Red Pill: A novel
ONE OF THE NEW YORK TIMES'S 100 NOTABLE BOOKS OF 2020
ONE OF NPR's BEST BOOKS OF 2020
ONE OF THE A.V. CLUB'S 15 FAVORITE BOOKS OF 2020
From the widely acclaimed author of White Tears, a bold new novel about searching for order in a world that frames madness as truth.
After receiving a prestigious writing fellowship in Germany, the narrator of Red Pill arrives in the Berlin suburb of Wannsee and struggles to accomplish anything at all. Instead of working on the book he has proposed to write, he takes long walks and binge-watches Blue Lives--a violent cop show that becomes weirdly compelling in its bleak, Darwinian view of life--and soon begins to wonder if his writing has any value at all.
Wannsee is a place full of ghosts: Across the lake, the narrator can see the villa where the Nazis planned the Final Solution, and in his walks he passes the grave of the Romantic writer Heinrich von Kleist, who killed himself after deciding that "no happiness was possible here on earth." When some friends drag him to a party where he meets Anton, the creator of Blue Lives, the narrator begins to believe that the two of them are involved in a cosmic battle, and that Anton is "red-pilling" his viewers--turning them toward an ugly, alt-rightish worldview--ultimately forcing the narrator to wonder if he is losing his mind.
Praise for Red Pill: A novel
ONE OF THE LOS ANGELES TIMES' "20 READS BOOK PEOPLE ACTUALLY WANT THIS YEAR"
“Haunting and timely . . . Kunzru is not the first to write about the free-floating dread and creeping paranoia brought on by the accelerated technologies and fluid social structures of modern life, but his innovation lies in having grafted a taut psychological thriller onto an old-fashioned systems novel of the sort Don DeLillo or Thomas Pynchon used to write. The effect is dizzying, and also delightful, as he riffs on everything from the early-nineteenth-century German writer Heinrich von Kleist to surveillance culture to the Counter-Enlightenment to the history of schnitzel, while somehow still clocking in at under three hundred pages.”
—Jenny Offill, The New York Review of Books
“An absorbing parable of contemporary paranoia . . . Mr. Kunzru has always paired his sharp, elegant prose with visions of pandemonium . . . Current events, he suggests, illustrate the madness of the world more effectively than any literary device.”
—Sam Sacks, The Wall Street Journal
“If there is a lasting value to Red Pill, it is in its clever and thoughtful critique of the urge of many creative and purportedly progressive people to make themselves heroes—or at the very least historical subjects—at a moment in which they clearly have so little agency or role to play . . . Red Pill is perhaps Kunzru’s most overtly political novel. It not only engages the world of electoral politics but also offers an unsparing study of the flaccid state of 21st century liberalism and the intellectuals and creative types who hold on to its false promise of order and reason.”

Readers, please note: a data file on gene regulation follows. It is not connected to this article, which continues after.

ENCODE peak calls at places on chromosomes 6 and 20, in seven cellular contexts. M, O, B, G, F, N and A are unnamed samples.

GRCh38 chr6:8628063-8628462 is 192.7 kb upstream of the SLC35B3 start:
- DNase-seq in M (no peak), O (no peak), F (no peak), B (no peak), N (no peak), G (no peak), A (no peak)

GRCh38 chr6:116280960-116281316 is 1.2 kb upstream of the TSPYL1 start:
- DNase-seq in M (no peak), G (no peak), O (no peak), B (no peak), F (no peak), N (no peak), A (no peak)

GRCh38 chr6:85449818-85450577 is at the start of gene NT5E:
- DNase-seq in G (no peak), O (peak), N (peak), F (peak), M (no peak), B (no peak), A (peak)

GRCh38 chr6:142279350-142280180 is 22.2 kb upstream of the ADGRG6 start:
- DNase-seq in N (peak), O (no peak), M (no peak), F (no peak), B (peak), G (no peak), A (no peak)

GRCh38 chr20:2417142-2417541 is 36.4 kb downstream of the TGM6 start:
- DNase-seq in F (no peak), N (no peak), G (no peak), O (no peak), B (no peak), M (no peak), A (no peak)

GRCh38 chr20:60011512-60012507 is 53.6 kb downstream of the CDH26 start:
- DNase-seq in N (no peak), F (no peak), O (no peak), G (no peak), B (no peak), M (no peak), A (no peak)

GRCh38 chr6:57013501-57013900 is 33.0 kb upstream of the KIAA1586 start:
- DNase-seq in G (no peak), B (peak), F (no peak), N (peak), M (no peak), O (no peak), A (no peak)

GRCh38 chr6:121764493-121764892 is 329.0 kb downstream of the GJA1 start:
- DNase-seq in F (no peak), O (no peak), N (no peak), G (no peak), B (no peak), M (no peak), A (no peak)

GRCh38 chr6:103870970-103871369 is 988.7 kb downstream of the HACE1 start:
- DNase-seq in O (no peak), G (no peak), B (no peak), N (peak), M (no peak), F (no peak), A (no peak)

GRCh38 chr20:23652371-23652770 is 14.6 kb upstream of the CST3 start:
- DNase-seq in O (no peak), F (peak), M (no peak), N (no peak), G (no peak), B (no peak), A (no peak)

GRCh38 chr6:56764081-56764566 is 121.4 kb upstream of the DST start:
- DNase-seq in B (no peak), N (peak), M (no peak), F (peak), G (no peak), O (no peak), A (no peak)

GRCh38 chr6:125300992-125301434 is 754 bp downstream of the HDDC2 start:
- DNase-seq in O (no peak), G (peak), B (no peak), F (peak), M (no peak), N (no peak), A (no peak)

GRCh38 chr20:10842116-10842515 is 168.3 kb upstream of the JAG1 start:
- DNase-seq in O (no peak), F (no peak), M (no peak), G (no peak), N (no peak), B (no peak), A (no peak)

—Kevin Lozano, The Nation
“Just finished reading Red Pill by Hari Kunzru. Astonishing, absorbing, terrifying. Immensely good."
—Philip Pullman, author of the His Dark Materials trilogy
“Dream-like, all-consuming . . . You want to read Hari Kunzru’s Red Pill to understand the madness of the past few years."
—Nicholas Cannariato, NPR
“Kunzru finds the humor and humanity in it all, but even as the story spirals into well-earned hysteria, he never downplays the severity of the mental derangement unfolding on both sides of the aisle in a post-truth era, nor the ways each can intersect in the realm of conspiracy.”
—Randall Colburn, The A.V. Club
“Hari Kunzru’s new book Red Pill is the Gen X Midlife-Crisis Novel in its purest form . . . A funny and suspenseful novel, dense with ideas, deliciously plotted, and generous with its satirical acid.”
—Christian Lorentzen, Bookforum
“Deeply intelligent and artfully constructed . . . Kunzru devotes a lengthy — and riveting — section of the book to Monika’s story, vividly evoking the scruffy flats and sordid betrayals of East Berlin in the mid-1980s . . . For some writers, the gently comic potential of [Red Pill’s] set-up would be enough. But Kunzru is too ambitious to be satisfied by academic farce.”
—Jonathan Derbyshire, Financial Times
“Razor-sharp . . . as an allegory about how well-meaning liberals have been blindsided by pseudo-intellectual bigots with substantial platforms, it’s bleak but compelling . . . ‘Kafkaesque’ is an overused term, but it’s an apt one for this dark tale of fear and injustice.”
“Dazzling . . . Kunzru has created a complex, challenging, and bold story about a world gone amok. . ."
“Powerful . . . Kunzru does an excellent job of layering the atmosphere with fear and disquietude at every turning point. This nightmarish allegory leaves the reader with much to chew on about literature’s role in the battleground of ideas.”